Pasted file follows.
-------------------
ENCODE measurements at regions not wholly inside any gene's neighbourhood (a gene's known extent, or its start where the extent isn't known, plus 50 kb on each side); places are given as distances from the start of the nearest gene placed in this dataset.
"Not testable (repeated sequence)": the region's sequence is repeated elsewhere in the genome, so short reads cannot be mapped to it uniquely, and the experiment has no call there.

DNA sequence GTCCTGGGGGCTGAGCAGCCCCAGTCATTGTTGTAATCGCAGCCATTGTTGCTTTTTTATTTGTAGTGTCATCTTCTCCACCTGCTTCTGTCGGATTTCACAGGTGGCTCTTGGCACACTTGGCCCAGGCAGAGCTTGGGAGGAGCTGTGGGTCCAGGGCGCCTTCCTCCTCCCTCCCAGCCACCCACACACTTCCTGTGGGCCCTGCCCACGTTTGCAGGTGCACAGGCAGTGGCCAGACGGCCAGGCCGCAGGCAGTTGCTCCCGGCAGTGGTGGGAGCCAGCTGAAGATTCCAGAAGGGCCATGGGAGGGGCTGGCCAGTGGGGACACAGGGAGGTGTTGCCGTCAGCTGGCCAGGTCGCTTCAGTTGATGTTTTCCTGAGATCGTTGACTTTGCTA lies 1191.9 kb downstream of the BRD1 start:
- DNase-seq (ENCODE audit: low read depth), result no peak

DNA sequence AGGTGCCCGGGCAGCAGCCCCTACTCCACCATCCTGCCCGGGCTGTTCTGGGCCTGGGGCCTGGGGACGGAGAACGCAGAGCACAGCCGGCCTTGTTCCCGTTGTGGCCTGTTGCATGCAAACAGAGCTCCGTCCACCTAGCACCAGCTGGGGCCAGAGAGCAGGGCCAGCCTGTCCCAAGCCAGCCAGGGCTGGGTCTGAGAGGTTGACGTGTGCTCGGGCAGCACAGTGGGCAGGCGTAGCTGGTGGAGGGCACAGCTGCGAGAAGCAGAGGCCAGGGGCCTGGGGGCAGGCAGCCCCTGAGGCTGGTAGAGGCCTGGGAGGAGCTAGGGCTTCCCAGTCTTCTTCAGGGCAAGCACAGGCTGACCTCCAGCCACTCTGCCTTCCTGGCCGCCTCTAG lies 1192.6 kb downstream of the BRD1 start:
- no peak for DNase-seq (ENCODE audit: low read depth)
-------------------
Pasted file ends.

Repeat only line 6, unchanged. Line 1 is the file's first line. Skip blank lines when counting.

- no peak for DNase-seq (ENCODE audit: low read depth)